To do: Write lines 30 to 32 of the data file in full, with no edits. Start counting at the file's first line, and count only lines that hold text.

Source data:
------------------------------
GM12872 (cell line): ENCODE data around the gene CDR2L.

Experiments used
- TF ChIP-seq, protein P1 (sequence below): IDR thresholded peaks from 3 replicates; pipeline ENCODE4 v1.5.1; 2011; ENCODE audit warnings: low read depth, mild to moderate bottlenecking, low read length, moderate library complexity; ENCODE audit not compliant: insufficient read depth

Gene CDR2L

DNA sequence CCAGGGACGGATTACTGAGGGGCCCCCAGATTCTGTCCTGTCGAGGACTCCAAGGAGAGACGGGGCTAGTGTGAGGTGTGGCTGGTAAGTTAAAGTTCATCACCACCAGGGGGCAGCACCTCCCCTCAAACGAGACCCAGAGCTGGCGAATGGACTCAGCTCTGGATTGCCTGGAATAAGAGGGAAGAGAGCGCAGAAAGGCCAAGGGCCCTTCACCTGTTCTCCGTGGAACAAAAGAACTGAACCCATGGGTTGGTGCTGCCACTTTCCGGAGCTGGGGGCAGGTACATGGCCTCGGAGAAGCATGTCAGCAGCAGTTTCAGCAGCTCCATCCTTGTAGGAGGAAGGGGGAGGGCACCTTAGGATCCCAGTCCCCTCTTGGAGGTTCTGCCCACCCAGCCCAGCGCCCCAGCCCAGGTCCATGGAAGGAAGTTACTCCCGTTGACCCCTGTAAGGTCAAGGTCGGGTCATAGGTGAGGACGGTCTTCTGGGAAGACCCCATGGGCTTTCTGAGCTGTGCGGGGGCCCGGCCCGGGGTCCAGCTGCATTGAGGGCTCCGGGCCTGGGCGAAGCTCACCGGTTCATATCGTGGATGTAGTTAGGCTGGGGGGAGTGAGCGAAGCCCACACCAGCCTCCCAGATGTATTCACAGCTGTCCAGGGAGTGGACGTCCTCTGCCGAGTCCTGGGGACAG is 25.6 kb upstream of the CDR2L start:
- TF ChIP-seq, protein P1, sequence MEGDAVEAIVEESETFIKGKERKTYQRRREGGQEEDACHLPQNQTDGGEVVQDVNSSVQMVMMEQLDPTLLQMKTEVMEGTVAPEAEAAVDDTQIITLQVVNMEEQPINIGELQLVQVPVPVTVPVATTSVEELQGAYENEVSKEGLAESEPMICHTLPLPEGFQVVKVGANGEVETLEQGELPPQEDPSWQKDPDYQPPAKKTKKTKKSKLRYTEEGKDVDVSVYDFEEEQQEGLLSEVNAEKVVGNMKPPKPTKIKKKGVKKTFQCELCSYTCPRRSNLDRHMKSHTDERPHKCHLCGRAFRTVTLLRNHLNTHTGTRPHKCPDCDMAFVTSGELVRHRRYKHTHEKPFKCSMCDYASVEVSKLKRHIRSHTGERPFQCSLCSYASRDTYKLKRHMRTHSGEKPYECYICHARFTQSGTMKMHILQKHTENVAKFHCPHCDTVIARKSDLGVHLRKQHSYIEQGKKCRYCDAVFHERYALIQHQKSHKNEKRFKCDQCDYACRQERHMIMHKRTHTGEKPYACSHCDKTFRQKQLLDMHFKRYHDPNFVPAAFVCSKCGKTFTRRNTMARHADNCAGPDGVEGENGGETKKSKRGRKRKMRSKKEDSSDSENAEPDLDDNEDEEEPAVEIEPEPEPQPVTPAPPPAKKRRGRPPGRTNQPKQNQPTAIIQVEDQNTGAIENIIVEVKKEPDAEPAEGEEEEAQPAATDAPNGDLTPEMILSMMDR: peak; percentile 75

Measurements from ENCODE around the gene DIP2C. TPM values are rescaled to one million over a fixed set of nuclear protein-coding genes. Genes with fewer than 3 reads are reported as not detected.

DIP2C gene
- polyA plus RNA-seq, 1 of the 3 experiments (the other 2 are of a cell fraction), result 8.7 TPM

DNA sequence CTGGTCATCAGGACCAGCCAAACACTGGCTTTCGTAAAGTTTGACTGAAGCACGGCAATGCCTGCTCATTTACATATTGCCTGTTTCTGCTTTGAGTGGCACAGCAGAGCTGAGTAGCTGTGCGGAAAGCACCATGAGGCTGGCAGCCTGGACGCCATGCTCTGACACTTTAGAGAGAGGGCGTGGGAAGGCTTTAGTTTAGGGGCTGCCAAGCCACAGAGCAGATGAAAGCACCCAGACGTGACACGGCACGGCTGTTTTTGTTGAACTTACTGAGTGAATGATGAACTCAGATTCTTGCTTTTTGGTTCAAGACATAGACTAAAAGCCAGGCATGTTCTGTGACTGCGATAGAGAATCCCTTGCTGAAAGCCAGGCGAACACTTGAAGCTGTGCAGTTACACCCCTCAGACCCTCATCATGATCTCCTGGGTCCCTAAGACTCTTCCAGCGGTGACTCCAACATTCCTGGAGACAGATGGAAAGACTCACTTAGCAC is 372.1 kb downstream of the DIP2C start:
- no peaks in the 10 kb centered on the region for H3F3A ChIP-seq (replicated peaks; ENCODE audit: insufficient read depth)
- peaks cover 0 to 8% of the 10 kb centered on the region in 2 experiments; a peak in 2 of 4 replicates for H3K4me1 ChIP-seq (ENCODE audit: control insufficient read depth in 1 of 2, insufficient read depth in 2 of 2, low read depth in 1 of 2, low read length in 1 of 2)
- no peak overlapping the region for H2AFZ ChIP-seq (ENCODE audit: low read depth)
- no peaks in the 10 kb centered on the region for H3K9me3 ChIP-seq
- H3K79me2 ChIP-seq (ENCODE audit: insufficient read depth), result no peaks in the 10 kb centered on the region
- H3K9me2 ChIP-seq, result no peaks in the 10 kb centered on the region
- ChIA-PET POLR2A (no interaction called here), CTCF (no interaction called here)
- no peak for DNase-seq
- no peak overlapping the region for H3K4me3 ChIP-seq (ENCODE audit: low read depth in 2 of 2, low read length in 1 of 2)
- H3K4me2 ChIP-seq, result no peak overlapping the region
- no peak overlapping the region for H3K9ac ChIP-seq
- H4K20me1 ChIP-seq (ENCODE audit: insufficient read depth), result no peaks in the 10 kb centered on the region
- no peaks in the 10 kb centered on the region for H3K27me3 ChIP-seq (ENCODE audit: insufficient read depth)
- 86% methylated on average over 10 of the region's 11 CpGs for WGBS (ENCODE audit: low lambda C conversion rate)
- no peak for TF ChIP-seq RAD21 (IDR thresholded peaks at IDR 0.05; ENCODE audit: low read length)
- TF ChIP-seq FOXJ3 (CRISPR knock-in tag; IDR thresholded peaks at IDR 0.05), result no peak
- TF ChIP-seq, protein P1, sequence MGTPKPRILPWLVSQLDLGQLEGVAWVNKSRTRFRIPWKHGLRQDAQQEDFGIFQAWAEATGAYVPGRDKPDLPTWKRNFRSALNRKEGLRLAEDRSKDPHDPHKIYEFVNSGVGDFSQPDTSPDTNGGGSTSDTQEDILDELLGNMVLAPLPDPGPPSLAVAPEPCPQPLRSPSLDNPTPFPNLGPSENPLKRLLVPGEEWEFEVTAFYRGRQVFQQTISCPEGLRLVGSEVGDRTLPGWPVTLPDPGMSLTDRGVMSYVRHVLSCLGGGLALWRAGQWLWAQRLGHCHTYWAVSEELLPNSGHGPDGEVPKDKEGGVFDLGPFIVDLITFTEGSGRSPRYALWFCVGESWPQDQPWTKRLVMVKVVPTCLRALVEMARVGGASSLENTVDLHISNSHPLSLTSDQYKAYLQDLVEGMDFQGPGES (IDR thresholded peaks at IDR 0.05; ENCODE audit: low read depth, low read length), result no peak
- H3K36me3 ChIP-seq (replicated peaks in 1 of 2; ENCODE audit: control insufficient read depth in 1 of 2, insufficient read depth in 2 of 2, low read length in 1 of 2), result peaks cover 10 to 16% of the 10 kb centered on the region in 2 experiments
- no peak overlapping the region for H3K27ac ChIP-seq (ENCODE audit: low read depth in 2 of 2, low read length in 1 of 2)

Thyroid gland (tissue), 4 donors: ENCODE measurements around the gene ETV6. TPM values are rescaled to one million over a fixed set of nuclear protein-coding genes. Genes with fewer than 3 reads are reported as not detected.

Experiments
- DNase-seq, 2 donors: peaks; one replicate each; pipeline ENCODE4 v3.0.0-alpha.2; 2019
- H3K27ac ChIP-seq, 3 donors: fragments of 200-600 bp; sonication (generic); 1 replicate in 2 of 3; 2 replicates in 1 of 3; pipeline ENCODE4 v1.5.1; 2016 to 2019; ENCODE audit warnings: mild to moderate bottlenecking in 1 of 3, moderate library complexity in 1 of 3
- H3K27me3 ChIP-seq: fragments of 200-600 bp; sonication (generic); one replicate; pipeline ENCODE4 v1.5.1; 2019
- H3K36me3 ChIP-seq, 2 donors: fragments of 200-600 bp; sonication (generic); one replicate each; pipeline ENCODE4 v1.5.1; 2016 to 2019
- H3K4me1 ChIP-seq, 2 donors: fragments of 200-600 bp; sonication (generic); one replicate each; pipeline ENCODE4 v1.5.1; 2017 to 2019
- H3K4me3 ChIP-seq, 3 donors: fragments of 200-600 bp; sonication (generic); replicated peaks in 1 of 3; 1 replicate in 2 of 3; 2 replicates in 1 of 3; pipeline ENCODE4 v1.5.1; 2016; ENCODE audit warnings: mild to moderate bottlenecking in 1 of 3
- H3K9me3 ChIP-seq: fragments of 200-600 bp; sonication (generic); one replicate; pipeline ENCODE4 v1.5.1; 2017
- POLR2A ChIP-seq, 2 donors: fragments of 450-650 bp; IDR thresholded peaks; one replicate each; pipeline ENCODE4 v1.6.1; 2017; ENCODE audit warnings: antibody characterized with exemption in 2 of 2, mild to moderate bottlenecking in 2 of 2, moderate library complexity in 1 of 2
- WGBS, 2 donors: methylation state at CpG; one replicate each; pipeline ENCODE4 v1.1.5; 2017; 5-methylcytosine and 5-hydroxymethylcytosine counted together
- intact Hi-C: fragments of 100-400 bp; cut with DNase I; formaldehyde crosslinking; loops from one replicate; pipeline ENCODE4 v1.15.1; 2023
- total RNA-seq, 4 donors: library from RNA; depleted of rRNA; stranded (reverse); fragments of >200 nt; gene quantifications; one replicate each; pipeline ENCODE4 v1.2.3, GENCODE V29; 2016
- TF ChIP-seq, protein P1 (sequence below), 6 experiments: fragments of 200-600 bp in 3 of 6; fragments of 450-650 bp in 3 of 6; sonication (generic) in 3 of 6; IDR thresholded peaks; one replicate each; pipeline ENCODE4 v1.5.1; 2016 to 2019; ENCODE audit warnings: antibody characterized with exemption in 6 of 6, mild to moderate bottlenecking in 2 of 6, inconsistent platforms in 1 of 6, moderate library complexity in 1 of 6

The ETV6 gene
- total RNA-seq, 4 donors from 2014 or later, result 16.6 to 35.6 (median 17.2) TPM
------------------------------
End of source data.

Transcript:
Thyroid gland (tissue), 4 donors: ENCODE measurements around the gene ETV6. TPM values are rescaled to one million over a fixed set of nuclear protein-coding genes. Genes with fewer than 3 reads are reported as not detected.

Experiments
- DNase-seq, 2 donors: peaks; one replicate each; pipeline ENCODE4 v3.0.0-alpha.2; 2019